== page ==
The Barnett Memorial Lecture: to honour Associate Professor J.L. (John) Barnett (1949–2009), BSc (Zool)(Hons)(Sheffield), PhD (Monash).
John’s main area of expertise was stress physiology and its application to the study of domestic animal welfare. His research over 30 years provided a timely balance on discussions within science and the livestock industries on welfare methodology and interpretations and the impact of his research continues to improve animal welfare methodology. John’s research on pigs and poultry made a critical contribution to our understanding of the welfare risks associated with confinement housing, highlighting the major risks of confinement that arise from spatial and social restriction. He worked extensively with the livestock industries in developing welfare components of livestock industry QA programs and in assisting to achieve improvements in awareness and practices to safeguard animal welfare standards. His outstanding scientific efforts have been highly acclaimed nationally and internationally by both science and the livestock industries.
The Harry StobbsMemorial Lecture: in recognition of Harry Stobbs pioneering research on pasture/animal interactions and his efforts to improve communication between farmers and scientists.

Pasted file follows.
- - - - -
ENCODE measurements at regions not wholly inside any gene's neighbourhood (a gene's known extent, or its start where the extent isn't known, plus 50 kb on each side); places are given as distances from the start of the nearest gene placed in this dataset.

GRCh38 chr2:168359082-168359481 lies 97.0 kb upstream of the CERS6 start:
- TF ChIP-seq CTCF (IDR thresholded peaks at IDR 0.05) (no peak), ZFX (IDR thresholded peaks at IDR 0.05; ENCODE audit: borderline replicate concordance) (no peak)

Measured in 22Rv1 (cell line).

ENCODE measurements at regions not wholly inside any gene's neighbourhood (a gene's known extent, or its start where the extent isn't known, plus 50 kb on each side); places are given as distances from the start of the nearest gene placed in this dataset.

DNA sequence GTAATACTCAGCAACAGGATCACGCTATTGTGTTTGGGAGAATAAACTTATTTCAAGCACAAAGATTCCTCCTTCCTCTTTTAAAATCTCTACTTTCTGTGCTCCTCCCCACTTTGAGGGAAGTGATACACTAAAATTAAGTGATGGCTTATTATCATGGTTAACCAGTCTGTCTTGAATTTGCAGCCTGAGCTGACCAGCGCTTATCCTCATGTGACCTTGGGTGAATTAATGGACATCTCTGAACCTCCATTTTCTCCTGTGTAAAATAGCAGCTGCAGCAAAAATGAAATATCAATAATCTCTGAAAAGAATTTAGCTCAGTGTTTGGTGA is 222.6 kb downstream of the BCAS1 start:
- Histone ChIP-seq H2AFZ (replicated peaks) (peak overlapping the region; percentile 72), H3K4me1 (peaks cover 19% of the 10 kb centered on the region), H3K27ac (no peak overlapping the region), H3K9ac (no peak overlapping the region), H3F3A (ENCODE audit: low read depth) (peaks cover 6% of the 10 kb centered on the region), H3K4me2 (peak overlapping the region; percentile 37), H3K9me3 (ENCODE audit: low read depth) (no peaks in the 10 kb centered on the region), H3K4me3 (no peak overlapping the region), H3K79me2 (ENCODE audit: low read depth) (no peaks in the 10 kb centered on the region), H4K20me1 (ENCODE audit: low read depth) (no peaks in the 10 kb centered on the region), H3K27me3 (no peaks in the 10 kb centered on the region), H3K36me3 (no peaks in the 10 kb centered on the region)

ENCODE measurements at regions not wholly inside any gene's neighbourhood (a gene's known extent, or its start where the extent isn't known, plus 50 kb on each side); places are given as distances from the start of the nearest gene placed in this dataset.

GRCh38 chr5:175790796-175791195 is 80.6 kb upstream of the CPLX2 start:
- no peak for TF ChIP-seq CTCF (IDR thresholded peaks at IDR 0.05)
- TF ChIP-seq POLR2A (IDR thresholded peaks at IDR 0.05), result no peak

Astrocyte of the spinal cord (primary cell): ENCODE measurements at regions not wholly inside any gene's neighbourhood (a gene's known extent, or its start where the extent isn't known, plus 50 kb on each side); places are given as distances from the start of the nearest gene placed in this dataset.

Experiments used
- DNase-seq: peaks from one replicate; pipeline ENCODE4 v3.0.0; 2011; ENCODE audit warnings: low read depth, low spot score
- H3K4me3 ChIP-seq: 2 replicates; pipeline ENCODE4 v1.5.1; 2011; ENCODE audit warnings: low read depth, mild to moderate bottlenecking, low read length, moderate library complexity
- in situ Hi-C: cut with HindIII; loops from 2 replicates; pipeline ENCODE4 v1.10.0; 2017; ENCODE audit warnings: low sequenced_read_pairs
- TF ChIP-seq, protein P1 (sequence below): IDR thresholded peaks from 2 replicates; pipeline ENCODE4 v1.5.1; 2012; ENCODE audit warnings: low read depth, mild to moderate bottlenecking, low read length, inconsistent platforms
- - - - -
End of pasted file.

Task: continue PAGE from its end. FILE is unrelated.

Harry believed that the benefits of research were realised only when the results had been communicated to both fellow scientists and practising farmers. During his career he published more than 50 scientific papers and 9 reviews and wrote 5 chapters in books on agricultural science.
The McClymont Memorial Lecture: to honour Professor G.L. (Bill) McClymont, AO, BVSc(Syd), PhD(Cantab), DRurSc (UNE, Honoris Causa), FAIAS, FASAP.
Gordon Lee (Bill) McClymont, AO (8 May 1920 – 6 May 2000), was an Australian agricultural scientist, ecologist, and educationist. The originator of the term “sustainable agriculture”, McClymont is known for his multidisciplinary approach to farm ecology. McClymont was the foundation chair of the Faculty of Rural Science at the University of New England, the first degree program of its kind to integrate animal husbandry, veterinary science, agronomy, and other disciplines into the field of livestock and agricultural production. In recognition of his work and contributions to his field, he was honoured in 1978 as an Officer in the Order of Australia.
The Underwood Lecture: in honour of Professor E.J. (Eric) Underwood, AO, CBE, BSc(Agric)(Hons)(WA), PhD(Cantab), Hon. DRurSc(UNE), Hon. DSc(Wis), Hon. DSc(Agric)(WA), Hon. DSc(Melb), FRS, FAA, FFA, FAIAS, FASAP, Hon. FACVS. Agricultural Scientist 1905 to 1980.
Eric Underwood was Professor of Agriculture, University of Western Australia 1946-1970. He also served on the executive of the CSIRO 1966-1975. Much of his research was in the field of sheep nutrition and the causes of disease in stock, particularly in relation to soil deficiencies. With colleagues he identified the need to add trace elements such as cobalt to the diet of animals, and for programs for pasture improvement, including widespread planting of subterranean clover. His expertise was sought by the FAO on a number of occasions.